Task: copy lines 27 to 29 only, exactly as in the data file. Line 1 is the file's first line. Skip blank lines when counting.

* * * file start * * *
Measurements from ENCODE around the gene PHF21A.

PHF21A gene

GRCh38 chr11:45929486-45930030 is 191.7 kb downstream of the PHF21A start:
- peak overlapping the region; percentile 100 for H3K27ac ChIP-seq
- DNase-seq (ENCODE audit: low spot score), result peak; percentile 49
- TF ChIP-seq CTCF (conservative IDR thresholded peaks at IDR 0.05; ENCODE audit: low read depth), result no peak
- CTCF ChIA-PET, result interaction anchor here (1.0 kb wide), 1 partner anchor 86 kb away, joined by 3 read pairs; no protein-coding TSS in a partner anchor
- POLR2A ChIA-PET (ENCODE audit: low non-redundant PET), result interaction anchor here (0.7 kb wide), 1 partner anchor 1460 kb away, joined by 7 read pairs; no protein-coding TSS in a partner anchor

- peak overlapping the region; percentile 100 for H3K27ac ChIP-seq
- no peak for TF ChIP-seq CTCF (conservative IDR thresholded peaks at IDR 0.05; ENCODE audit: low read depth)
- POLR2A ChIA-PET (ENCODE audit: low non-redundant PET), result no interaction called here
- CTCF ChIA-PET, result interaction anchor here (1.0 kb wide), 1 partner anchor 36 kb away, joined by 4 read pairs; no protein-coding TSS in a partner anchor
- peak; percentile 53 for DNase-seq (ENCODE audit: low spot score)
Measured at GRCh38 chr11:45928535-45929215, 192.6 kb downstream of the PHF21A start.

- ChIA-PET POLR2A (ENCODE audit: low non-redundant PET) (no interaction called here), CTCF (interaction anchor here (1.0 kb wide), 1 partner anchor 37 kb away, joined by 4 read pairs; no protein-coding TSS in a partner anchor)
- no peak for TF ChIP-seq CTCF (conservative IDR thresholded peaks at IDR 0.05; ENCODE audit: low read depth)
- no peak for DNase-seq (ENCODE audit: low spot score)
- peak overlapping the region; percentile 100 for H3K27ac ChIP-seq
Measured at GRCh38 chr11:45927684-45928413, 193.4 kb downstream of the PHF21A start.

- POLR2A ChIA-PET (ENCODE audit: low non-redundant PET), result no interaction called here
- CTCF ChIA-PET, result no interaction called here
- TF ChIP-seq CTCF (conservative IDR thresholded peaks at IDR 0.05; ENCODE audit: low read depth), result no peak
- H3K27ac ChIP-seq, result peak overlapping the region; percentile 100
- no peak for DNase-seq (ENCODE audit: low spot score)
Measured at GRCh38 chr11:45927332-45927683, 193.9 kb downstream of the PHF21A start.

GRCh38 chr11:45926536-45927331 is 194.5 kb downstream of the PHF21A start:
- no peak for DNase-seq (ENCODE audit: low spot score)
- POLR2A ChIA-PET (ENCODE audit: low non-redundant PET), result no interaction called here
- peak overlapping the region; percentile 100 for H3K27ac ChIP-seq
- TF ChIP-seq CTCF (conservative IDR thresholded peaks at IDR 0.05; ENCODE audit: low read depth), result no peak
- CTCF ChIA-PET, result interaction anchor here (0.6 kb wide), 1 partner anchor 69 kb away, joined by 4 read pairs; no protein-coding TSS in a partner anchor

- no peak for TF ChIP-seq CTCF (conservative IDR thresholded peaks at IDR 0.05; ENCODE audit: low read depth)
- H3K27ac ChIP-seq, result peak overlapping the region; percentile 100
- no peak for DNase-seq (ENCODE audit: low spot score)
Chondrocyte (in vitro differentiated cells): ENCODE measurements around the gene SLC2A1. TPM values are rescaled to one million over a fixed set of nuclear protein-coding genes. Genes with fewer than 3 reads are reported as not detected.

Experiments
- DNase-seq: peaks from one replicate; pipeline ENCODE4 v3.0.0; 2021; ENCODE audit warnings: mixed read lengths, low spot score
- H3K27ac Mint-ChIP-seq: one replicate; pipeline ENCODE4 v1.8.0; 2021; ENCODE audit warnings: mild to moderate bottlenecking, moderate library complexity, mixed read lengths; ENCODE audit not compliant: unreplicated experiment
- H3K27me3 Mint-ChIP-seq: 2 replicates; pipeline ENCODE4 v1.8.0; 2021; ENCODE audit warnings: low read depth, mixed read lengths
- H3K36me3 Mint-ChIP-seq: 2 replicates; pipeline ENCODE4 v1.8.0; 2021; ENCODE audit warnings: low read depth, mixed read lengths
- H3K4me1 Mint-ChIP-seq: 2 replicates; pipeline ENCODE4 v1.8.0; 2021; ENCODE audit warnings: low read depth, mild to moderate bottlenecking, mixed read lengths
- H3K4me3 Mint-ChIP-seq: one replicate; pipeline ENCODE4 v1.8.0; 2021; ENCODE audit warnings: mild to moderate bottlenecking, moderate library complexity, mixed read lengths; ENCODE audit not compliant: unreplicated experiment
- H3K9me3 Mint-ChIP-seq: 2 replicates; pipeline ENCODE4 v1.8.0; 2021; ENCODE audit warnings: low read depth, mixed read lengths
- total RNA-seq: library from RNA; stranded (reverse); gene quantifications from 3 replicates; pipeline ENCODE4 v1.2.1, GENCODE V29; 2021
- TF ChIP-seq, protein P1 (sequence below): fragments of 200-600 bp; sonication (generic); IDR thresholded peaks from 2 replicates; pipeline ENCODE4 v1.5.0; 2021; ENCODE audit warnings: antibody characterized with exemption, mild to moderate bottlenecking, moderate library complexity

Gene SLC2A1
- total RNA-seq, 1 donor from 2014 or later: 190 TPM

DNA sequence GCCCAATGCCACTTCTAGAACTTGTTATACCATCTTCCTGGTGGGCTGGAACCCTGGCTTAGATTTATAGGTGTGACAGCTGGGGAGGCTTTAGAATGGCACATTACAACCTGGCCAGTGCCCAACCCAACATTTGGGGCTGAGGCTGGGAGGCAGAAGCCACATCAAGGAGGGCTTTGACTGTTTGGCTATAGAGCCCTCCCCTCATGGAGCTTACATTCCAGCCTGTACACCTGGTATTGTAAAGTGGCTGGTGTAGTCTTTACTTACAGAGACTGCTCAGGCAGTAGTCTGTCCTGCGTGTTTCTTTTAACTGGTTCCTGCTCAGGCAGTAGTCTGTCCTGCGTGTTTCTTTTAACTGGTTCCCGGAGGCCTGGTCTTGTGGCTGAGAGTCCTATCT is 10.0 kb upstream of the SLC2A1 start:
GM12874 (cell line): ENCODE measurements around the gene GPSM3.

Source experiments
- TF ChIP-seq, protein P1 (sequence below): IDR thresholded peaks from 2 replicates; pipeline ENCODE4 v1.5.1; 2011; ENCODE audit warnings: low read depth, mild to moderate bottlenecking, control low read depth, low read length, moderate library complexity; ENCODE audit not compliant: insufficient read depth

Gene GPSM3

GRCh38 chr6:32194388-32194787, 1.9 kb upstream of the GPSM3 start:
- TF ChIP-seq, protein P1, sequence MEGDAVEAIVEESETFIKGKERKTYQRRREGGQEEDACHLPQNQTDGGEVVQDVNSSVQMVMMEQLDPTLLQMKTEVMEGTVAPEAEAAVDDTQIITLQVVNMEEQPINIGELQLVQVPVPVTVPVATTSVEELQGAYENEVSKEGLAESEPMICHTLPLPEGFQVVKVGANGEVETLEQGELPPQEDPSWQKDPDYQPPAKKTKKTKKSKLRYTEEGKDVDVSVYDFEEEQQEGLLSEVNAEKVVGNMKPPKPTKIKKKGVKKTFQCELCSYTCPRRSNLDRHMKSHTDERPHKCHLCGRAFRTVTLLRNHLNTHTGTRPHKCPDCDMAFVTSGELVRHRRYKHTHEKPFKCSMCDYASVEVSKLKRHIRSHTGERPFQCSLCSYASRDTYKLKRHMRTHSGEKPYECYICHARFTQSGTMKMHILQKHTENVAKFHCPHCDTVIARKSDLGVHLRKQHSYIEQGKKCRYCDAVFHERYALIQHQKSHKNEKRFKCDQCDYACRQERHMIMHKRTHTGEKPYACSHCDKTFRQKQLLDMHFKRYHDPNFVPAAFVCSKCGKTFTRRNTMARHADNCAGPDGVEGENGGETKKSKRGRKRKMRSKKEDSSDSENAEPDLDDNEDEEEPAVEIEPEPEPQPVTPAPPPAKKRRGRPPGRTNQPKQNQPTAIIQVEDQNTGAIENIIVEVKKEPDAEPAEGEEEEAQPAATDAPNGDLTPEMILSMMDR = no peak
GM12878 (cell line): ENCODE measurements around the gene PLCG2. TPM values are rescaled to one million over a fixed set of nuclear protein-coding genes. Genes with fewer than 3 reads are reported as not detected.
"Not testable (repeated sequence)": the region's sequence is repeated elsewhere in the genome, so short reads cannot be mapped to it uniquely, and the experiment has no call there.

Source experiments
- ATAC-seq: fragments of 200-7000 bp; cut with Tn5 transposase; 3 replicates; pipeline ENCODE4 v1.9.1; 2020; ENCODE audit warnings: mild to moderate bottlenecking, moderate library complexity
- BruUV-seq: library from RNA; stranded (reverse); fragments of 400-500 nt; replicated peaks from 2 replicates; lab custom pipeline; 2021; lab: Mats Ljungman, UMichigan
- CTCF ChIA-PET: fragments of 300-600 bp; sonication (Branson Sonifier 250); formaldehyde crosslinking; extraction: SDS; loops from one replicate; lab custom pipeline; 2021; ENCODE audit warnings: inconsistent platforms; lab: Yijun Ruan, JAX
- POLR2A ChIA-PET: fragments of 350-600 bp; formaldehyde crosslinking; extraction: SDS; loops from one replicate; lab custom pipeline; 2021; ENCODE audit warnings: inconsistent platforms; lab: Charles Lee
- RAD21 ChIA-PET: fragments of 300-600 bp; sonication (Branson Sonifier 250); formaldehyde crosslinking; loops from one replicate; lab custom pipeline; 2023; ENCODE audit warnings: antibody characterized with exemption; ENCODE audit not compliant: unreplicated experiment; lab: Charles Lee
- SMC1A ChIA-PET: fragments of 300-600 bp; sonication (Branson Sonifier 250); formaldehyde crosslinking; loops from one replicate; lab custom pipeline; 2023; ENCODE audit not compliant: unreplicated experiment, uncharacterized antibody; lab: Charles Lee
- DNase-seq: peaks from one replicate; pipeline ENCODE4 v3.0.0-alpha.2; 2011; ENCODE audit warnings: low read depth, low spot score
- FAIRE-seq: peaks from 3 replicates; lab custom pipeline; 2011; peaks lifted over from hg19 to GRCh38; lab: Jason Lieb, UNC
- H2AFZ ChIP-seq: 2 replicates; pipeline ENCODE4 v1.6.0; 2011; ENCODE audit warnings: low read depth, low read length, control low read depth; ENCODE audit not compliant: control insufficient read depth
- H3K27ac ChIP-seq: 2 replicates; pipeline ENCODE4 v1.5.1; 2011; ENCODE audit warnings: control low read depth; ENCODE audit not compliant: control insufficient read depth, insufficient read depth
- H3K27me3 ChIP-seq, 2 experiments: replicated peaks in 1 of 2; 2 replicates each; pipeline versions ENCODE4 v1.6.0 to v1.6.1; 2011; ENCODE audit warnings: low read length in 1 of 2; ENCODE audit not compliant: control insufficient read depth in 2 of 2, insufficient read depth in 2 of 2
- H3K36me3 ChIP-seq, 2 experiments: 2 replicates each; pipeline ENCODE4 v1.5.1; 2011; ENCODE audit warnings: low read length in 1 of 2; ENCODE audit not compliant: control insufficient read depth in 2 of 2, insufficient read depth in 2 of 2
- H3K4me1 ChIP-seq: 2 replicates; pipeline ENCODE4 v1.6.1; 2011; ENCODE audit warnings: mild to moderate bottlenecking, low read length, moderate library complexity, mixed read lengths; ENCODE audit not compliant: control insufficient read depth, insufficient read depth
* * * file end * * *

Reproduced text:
- no peak for DNase-seq (ENCODE audit: low spot score)
- POLR2A ChIA-PET (ENCODE audit: low non-redundant PET), result no interaction called here
- peak overlapping the region; percentile 100 for H3K27ac ChIP-seq